According to Howard H. Chiang, this key transitional moment marked a shift from the “psychiatrization of sex” to the “scientification of sex.” However, while Chiang insightfully analyzes the epistemological consequences of the case-history method in psychiatry, which assessed human behavior as normal or pathological, he overlooks “scientification.” Such neglect is curious in light of a lengthy discussion contrasting a “statistical metric of normalcy” against a “clinical metric of normalcy.”25 Implicit in this formulation are the two ways of knowing we see in Stopes and Ellis—the scientific and the medical—but we also need critical traction on the distinctive operations of these interrelated discourses. At the start of the last century, even the words “science” and “scientific” were considered so [End Page 602] varied as to require “clarification,” let alone the word “medicine.”26 In 1907, for instance, the educator T. P. Nunn reserved the term “Science” to denote a “certain body of knowledge,” and “scientific” for the “method or procedure” that produced that knowledge. To come to terms with the heterogeneity of sexual science, we must accept the inadequacy of regarding “science” as beyond explanation.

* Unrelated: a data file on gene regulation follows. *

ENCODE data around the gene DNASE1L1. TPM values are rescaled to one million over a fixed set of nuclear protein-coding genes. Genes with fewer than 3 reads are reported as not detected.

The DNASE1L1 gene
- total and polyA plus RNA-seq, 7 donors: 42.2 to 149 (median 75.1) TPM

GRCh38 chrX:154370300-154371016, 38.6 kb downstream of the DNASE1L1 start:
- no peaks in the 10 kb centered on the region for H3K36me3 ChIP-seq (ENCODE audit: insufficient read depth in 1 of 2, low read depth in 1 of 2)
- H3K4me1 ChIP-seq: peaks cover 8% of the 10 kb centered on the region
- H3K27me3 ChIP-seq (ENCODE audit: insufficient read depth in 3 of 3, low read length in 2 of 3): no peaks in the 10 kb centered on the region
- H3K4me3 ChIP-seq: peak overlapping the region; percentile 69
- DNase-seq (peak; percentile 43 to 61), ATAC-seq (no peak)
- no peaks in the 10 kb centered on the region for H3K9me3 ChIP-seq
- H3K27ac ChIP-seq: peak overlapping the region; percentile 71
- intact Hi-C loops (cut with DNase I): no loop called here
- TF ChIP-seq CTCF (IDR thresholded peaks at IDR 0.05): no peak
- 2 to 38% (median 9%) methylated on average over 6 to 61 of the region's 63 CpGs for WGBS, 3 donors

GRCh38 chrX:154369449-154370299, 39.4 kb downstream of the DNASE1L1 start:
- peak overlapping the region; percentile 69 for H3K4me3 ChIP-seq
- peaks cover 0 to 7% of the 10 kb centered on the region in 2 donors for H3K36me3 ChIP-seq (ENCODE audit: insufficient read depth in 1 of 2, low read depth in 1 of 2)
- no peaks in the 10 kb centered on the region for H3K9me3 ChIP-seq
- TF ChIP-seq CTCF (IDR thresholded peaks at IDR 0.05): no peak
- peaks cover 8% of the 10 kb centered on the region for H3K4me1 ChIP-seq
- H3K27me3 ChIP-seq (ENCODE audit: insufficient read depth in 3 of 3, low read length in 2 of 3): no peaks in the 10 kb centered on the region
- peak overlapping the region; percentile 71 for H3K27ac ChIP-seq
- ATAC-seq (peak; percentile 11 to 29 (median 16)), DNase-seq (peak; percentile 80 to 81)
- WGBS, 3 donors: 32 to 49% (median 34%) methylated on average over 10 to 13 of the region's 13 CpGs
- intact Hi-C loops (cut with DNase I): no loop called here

At the time of Stopes’s and Ellis’s research on female periodicity, the most influential philosopher of science in Britain was Karl Pearson, whose “extreme” positivist views of science resonate in the writings of the botanist.27 Stopes, like Pearson, insisted on direct observational evidence and used statistical analysis “not to explain but to describe” biological systems through “conceptual shorthand.”28 Stopes seized every opportunity to remind readers of her credentials: on the title page of Married Love she lists her various academic and professional qualifications (“Doctor of Science, London; Doctor of Philosophy, Munich; Fellow of University College, London; Fellow of the Royal Society of Literature, and the Linnean Society, London”), and she signs a note at the end as Dr. M. C. Stopes. To suggest she merely adopted the “rhetoric of scientific objectivity as a shield against the dangers of eroticism and pornography” is to seriously underestimate the significance of her achievement: to demonstrate—as a feminist and a scientist—the existence of women’s sex-tides, a project she regarded as on par with the study of the “wave-lengths of water, of sound, [and] of light.”29 Every inch the scientist, Stopes regarded observation and measurement of a biological phenomenon as a key objective of the natural sciences. For Stopes science was neither male nor female but a means to investigate the rhythms of the sex-tide, since “if its indications were obeyed, [it] would ensure not only [woman’s] enjoyment, but would explode the myth of her capriciousness.”30 Empirical science discovers—through induction—the regularities of the observable world that, for Stopes, entailed postulating a scientific law based on the greatest amount of data possible to confirm its existence. [End Page 603]